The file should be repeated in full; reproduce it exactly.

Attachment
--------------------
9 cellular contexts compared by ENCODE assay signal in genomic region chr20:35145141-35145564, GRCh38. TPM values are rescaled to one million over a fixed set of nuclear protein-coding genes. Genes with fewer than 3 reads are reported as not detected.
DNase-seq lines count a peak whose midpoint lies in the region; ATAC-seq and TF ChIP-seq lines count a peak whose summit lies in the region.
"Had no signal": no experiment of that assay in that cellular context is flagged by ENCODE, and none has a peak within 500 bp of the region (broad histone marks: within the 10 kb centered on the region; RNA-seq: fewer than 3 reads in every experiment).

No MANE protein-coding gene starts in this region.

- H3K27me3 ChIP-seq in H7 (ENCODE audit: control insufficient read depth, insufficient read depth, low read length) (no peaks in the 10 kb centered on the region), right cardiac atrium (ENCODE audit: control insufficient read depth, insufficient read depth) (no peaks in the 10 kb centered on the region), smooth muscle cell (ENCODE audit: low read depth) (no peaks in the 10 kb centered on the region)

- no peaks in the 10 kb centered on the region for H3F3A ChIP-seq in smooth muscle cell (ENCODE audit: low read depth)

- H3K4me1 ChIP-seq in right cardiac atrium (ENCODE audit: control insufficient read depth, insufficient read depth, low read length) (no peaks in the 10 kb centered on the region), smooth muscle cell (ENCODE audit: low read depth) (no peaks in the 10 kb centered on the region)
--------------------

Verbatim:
9 cellular contexts compared by ENCODE assay signal in genomic region chr20:35145141-35145564, GRCh38. TPM values are rescaled to one million over a fixed set of nuclear protein-coding genes. Genes with fewer than 3 reads are reported as not detected.
DNase-seq lines count a peak whose midpoint lies in the region; ATAC-seq and TF ChIP-seq lines count a peak whose summit lies in the region.
"Had no signal": no experiment of that assay in that cellular context is flagged by ENCODE, and none has a peak within 500 bp of the region (broad histone marks: within the 10 kb centered on the region; RNA-seq: fewer than 3 reads in every experiment).

No MANE protein-coding gene starts in this region.

- H3K27me3 ChIP-seq in H7 (ENCODE audit: control insufficient read depth, insufficient read depth, low read length) (no peaks in the 10 kb centered on the region), right cardiac atrium (ENCODE audit: control insufficient read depth, insufficient read depth) (no peaks in the 10 kb centered on the region), smooth muscle cell (ENCODE audit: low read depth) (no peaks in the 10 kb centered on the region)

- no peaks in the 10 kb centered on the region for H3F3A ChIP-seq in smooth muscle cell (ENCODE audit: low read depth)

- H3K4me1 ChIP-seq in right cardiac atrium (ENCODE audit: control insufficient read depth, insufficient read depth, low read length) (no peaks in the 10 kb centered on the region), smooth muscle cell (ENCODE audit: low read depth) (no peaks in the 10 kb centered on the region)